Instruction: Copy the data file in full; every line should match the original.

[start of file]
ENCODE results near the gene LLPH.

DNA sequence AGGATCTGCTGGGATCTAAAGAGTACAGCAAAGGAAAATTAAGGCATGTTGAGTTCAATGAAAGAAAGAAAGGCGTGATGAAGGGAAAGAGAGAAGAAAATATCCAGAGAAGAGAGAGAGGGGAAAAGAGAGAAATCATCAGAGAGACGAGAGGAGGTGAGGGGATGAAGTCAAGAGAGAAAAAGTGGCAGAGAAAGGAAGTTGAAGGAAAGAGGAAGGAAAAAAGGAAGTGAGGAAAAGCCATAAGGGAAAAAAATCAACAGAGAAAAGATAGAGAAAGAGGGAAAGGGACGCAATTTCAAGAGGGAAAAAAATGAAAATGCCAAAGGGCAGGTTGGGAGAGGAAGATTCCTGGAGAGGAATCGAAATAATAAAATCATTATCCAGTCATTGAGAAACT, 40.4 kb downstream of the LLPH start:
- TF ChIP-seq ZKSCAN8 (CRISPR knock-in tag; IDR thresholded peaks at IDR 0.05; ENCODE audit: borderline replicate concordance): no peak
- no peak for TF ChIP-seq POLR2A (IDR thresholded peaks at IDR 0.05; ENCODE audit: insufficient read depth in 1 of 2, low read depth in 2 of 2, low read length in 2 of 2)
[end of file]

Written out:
ENCODE results near the gene LLPH.

DNA sequence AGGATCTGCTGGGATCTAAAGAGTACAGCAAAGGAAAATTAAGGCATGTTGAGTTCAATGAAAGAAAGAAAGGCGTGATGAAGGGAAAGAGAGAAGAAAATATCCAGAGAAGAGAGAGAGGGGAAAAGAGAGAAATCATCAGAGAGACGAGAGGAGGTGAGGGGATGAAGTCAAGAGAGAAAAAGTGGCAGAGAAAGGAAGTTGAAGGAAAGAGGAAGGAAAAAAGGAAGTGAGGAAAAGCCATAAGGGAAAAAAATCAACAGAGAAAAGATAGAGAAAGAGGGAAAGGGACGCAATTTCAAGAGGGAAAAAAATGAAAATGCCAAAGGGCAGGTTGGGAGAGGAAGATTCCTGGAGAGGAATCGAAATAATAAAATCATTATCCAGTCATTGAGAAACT, 40.4 kb downstream of the LLPH start:
- TF ChIP-seq ZKSCAN8 (CRISPR knock-in tag; IDR thresholded peaks at IDR 0.05; ENCODE audit: borderline replicate concordance): no peak
- no peak for TF ChIP-seq POLR2A (IDR thresholded peaks at IDR 0.05; ENCODE audit: insufficient read depth in 1 of 2, low read depth in 2 of 2, low read length in 2 of 2)